It takes a long time to build trust into something impenetrable. Trust is constructed by creating layer upon delicate layer of positive words and actions, repeated over and over and over. And it can be deconstructed just as easily by the use negative words and actions, repeated over and over and over.

Think about a single thread. If you have one thread, it is easy to snap in half. If you weave another thread with that lone thread, the resulting ‘rope’ becomes stronger, but it is still easily broken. But eventually, if you weave enough threads together, the resulting rope becomes so strong it can’t be broken. That’s trust. If you weave enough kind words and actions together over time, they create in each partner, an unbreakable certainty that, no matter what happens as life unfolds, the two of you will face it together. Certainty is the key here. Not maybe, not possibly, not even probably. Certainly.

I cannot over emphasize how incredibly wonderful it is to have the certainty of trust in life. Life is, by its nature, uncertain. It can be difficult and confusing and painful. With trust, we have the ability to defy nature and create certainty where it does not naturally exist.

Trust is a fragile thing while it is being built. Trust is an uncertain, fragile, breakable thing until, one day, it has suddenly grown strong enough to become . . . certain, durable and unbreakable. Picking winners and losers while trust is being built is like taking scissors to the rope you have so painstakingly built, thread by slender thread, and destroying it in one go.

Think about it. If you are in a relationship, and you are either constantly battling to win, thus making your partner feel like a loser, or constantly feeling like you are losing, thus making your partner feel like a winner, one of you is always going to be feeling bad. And if one of you feels bad, the relationship struggles. A relationship cannot grow unless both sides win. How can one build any sort of comfort level, any trust, if each partner strives to best the other? There can be no companionship where competition is the basis of the relationship.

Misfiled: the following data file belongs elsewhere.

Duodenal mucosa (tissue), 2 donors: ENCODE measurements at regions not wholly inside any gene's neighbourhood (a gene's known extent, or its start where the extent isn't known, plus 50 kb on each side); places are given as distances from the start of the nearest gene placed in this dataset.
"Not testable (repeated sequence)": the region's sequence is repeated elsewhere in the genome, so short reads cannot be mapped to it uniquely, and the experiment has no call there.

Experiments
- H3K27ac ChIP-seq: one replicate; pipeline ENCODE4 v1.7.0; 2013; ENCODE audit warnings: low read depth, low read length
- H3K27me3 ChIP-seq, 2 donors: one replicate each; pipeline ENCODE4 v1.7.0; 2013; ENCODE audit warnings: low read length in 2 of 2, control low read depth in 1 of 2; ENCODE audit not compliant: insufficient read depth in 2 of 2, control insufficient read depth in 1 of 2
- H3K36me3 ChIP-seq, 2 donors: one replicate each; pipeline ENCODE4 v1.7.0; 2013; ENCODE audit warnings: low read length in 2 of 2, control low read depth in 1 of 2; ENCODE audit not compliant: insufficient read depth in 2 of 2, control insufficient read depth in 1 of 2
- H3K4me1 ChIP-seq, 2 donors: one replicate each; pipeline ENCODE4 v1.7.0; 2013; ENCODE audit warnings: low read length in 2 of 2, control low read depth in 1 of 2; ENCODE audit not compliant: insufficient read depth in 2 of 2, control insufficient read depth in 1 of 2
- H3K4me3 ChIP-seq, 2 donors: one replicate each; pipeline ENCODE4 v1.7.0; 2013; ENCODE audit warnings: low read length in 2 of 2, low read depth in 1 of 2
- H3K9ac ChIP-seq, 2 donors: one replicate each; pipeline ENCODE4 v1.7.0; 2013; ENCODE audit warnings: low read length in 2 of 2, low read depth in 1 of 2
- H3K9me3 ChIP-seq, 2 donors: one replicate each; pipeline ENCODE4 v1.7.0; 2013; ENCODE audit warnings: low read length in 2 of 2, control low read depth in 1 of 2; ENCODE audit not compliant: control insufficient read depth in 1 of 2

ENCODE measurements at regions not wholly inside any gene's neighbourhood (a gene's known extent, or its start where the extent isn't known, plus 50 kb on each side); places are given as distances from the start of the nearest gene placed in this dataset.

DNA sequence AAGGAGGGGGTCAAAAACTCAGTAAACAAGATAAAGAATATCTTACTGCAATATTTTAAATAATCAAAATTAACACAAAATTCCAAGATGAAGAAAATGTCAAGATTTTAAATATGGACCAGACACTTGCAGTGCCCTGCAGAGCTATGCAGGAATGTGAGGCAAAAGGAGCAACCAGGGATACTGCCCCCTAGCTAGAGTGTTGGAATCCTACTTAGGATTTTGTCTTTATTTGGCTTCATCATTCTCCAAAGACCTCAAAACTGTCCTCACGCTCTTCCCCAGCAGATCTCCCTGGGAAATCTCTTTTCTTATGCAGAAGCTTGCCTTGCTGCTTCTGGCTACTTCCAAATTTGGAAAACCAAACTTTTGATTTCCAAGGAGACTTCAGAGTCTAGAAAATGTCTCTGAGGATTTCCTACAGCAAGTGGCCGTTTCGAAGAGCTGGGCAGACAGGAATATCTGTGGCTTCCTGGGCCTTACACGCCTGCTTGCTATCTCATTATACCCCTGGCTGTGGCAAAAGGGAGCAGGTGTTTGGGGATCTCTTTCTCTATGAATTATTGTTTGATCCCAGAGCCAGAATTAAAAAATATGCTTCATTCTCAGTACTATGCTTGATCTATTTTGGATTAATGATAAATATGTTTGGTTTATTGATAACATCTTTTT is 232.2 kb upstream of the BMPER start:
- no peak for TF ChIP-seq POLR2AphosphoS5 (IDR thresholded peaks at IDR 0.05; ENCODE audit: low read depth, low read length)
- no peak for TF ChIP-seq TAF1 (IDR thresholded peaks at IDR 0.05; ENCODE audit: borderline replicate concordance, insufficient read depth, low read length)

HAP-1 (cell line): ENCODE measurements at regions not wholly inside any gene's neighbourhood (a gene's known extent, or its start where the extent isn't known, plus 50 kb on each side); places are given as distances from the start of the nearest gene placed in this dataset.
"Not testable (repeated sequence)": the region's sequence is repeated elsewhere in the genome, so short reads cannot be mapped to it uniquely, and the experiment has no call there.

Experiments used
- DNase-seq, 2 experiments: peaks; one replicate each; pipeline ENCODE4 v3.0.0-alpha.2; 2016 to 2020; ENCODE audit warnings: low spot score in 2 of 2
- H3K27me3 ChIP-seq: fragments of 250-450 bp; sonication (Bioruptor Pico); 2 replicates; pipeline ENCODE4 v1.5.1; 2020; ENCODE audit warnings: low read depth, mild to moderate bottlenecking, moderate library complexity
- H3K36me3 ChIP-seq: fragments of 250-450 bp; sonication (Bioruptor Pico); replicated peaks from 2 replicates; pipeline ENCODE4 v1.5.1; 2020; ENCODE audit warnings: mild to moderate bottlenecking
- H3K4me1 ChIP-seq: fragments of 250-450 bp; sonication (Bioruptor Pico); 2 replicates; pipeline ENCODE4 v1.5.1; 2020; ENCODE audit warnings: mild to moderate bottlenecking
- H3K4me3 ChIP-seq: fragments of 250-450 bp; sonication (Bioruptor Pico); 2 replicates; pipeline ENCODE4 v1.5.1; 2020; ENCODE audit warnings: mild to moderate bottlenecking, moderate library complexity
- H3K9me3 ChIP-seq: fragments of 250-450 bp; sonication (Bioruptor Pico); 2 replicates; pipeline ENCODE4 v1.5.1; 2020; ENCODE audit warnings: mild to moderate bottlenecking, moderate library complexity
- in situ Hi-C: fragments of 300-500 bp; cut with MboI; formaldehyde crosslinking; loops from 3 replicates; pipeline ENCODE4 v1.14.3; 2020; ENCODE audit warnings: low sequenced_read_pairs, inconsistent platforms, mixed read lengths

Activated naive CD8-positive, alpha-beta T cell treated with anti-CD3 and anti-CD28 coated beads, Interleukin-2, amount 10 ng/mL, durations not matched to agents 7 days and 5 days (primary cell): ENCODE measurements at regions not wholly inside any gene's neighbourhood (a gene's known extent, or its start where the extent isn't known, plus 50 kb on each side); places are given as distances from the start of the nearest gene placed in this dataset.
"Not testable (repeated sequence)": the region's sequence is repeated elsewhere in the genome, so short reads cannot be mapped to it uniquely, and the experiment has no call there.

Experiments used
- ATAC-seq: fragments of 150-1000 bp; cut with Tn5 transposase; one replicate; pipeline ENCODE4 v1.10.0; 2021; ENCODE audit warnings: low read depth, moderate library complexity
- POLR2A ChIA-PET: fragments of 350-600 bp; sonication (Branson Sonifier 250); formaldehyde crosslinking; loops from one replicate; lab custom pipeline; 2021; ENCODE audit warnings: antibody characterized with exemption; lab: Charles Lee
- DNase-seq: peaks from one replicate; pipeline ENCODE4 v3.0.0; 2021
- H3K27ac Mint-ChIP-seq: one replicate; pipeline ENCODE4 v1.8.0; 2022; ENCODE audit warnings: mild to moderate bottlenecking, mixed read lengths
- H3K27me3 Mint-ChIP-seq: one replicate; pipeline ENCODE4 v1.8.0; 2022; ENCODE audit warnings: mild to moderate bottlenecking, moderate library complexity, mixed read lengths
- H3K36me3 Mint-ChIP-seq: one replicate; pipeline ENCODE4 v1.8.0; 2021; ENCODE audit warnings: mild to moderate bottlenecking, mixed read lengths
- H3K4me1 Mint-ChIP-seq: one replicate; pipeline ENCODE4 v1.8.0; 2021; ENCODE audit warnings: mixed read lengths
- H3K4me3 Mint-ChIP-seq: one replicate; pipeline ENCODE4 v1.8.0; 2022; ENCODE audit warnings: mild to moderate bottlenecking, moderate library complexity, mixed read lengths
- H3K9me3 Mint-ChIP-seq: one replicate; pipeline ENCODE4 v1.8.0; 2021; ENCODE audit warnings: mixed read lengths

Of course, it’s not always easy to create win-win relationships, partly because we our so competitive in other areas of life, but also because we are individuals, and it is not always easy to mesh individuals, with their individual hopes and dreams, into healthy relationships. No two people are ever alike, and sometimes this is never more true than with our partners. How the heck do we mesh two things that are at times polar opposites?

I’ve been married for a long time now, long enough for me to be able to read my husband’s mind. And for him to read mine. This is not always a good thing, but it is true nonetheless. In some ways, we are like one person, but in others, we couldn’t be more different. Yet, we have a crazy strong relationship. It’s a little surprising, when I think about it, because I’ve experienced some significant personal issues in my life that challenged me to my very core. Yet despite my personal upheavals, our relationship has remained rock solid. I often wondered how our marriage withstood so easily those challenges that came with my personal struggles. After pondering this for a while, I realized that we used some useful techniques to build our rope of trust.